Japanese officials order removal of girl statue
The statue, which symbolizes Korean women who were forced to serve as sexual slaves for front-line Japanese soldiers during the war, was created by a Korean artist and has been on display at the Aichi Triennale international contemporary arts festival.
Japan’s top government spokesman, Yoshihide Suga, and Hideaki Omura, governor of Aichi Prefecture, notified the festival’s organizers that the statue should be removed.
The Japanese organizers of the art festival protested against the notification to remove the statue.
In a joint statement, the organizers denounced the notification as the “biggest post-war censorship” and “historic violence.”
The organizers said they are considering taking legal action against the notification.
Kim Un-seong, the Korean artist who created the statue, condemned the Japanese politicians, saying they declared “non-freedom of expression.”
In a telephone interview with Yonhap News Agency, Kim said the statue is aimed at facilitating discussions with Japanese citizens about a long-standing grievance regarding the Korean victims.
“I think that Japanese politicians don’t want to look squarely at the truth,” Kim said, referring to the order to remove the statue.
The sex slaves are one of the most emotional issues that still remain unresolved between South Korea and Japan.
According to historians, up to 200,000 women, mostly Koreans, were coerced into sexual servitude at front-line Japanese brothels during the war when the Korean Peninsula was a Japanese colony. Those sex slaves were euphemistically called “comfort women.”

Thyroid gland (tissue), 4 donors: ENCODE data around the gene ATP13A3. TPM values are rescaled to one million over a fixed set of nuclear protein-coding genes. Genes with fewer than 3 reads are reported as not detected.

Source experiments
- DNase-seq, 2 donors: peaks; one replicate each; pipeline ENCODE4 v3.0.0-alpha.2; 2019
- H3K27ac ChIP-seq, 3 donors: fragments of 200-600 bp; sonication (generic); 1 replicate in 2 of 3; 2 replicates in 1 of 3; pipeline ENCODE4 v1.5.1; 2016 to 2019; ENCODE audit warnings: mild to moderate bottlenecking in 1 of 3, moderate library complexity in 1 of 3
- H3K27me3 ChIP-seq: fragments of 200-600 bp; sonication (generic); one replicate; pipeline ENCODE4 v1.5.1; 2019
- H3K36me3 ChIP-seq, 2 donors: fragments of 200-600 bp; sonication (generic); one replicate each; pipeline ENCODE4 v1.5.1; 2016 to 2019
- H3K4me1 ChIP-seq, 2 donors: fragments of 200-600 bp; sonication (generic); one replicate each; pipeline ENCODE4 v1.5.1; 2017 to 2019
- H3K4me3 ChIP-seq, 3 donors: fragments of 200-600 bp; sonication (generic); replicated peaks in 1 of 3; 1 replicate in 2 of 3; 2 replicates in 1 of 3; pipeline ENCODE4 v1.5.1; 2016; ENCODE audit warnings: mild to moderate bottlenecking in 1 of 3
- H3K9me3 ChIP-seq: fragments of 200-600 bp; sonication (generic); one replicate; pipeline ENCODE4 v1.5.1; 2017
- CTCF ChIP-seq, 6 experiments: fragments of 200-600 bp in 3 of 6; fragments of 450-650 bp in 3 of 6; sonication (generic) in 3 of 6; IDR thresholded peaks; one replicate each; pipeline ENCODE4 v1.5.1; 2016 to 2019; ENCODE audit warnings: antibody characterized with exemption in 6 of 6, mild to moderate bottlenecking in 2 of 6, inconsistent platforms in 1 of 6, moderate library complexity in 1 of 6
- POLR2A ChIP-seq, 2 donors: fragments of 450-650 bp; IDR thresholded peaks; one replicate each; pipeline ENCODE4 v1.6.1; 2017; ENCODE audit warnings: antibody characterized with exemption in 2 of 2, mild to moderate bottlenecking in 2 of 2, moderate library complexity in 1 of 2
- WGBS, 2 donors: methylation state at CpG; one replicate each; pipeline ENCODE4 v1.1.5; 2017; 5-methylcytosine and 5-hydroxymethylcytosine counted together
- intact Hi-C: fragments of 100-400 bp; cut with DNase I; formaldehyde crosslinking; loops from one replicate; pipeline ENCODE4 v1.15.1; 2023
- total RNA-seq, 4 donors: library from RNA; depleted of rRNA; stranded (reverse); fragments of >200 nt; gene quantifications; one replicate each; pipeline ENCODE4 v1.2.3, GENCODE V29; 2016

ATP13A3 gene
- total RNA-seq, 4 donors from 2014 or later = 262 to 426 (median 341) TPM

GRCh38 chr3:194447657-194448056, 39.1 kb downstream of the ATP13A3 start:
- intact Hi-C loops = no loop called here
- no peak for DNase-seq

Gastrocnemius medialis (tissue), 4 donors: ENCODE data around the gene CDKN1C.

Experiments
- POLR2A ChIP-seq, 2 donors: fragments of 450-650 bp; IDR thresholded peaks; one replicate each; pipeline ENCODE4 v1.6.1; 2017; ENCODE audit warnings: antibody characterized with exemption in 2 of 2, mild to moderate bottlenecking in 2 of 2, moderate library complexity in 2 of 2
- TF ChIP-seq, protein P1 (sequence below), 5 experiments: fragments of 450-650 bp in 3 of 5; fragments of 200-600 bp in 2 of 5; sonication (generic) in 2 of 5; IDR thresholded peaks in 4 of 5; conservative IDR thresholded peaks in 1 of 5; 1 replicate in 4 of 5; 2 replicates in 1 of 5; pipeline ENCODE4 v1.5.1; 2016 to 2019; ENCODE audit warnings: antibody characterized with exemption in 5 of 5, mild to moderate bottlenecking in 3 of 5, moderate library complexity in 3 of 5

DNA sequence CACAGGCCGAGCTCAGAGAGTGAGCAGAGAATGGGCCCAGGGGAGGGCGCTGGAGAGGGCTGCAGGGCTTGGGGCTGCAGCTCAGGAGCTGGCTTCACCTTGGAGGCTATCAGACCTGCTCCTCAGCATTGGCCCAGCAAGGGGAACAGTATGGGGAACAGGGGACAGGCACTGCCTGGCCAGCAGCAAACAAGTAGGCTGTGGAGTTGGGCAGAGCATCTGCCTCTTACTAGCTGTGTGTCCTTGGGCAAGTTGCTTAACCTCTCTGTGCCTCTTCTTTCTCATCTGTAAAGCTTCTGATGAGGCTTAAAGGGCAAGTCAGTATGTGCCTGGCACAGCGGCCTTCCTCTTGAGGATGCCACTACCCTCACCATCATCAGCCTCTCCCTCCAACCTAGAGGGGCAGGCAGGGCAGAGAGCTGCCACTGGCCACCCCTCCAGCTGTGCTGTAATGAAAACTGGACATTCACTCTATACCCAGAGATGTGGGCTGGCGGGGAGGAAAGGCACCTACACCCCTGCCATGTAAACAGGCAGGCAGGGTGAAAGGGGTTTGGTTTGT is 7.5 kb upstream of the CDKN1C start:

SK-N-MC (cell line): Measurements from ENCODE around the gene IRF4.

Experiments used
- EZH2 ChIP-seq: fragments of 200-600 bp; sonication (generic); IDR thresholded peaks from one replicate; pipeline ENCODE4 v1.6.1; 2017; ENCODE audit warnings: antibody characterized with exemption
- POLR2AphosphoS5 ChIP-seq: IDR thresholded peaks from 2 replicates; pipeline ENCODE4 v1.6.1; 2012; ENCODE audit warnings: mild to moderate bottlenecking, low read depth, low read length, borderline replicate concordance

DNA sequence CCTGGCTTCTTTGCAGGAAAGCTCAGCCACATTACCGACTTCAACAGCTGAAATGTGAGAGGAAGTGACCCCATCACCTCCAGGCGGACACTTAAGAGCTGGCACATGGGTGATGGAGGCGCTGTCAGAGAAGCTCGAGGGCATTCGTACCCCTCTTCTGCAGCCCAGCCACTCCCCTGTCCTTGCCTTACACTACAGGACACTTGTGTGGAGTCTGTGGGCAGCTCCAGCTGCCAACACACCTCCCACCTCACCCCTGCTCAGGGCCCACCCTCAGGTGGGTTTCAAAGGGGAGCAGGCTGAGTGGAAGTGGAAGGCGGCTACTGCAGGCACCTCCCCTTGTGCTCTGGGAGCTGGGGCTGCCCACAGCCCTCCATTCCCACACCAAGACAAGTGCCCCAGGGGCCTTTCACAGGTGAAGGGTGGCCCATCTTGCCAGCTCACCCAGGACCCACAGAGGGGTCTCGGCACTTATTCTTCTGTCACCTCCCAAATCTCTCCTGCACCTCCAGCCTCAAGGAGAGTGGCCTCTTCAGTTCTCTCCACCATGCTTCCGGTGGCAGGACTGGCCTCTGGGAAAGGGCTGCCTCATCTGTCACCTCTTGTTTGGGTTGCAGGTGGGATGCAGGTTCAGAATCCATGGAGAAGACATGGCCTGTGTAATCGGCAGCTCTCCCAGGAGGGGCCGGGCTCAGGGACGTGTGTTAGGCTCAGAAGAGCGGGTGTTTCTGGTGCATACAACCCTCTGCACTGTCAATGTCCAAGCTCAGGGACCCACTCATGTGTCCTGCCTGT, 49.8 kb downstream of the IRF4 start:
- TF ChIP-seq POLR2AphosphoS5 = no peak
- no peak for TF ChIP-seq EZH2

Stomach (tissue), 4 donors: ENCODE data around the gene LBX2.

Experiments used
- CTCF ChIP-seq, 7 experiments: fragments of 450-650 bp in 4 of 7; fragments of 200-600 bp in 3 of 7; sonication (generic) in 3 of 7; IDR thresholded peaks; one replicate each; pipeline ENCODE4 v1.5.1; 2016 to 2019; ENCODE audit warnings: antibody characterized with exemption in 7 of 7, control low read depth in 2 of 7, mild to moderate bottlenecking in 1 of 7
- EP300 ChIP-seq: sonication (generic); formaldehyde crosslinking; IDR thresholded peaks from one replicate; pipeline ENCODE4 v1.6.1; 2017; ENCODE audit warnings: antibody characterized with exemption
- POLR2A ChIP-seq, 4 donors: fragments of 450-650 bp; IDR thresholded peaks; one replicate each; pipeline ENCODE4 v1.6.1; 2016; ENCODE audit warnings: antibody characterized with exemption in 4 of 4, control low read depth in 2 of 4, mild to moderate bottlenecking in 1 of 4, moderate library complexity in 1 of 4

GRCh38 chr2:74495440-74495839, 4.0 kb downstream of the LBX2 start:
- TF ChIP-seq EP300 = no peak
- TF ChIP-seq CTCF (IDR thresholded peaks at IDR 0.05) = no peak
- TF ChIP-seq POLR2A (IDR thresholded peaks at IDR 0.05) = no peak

Meanwhile, Japan has allegedly pressured a German museum to remove a statue of a girl representing victims of Japan’s World War II-era sexual slavery from display, a Korean civic group said Sunday.
According to Korea Verband, a nonprofit association based in Berlin, its chairperson Han Jung-hwa donated a small statue of a girl to Ravensbruck Memorial, located in Brandenburg, northern Germany, in 2017.
The German museum, which was built to commemorate the largest concentration camp for women on German soil during World War II, has had the statue on exhibition since then.
But last year, the Japanese Embassy demanded the state government of Brandenburg and the memorial hall withdraw the bronze figurine from display.
“I heard that the Brandenburg government and the museum have been under pressure from Japan,” said Han, the head of Korea Verband.
The museum succumbed to the Japanese pressure and removed it, she said.
This is not the first time Japan has attempted to disturb local exhibitions of such statues in Germany.
The Japanese embassy in Germany protested to GEDOK, a Berlin museum for female artists, which decided to display a sculpture of the sex slave girl at its “Toys Are Us” exhibition starting from Friday.
The same statue also brought about a removal request from the Japanese government when it was on display in Dortmund, western Germany, in June. In 2017, the Japanese government demanded local authorities remove a statue set up in a park in the southern German city of Wiesent, while last year, Japan kept the Korean municipal government of Suwon from establishing a statue in Freiburg, southern Germany.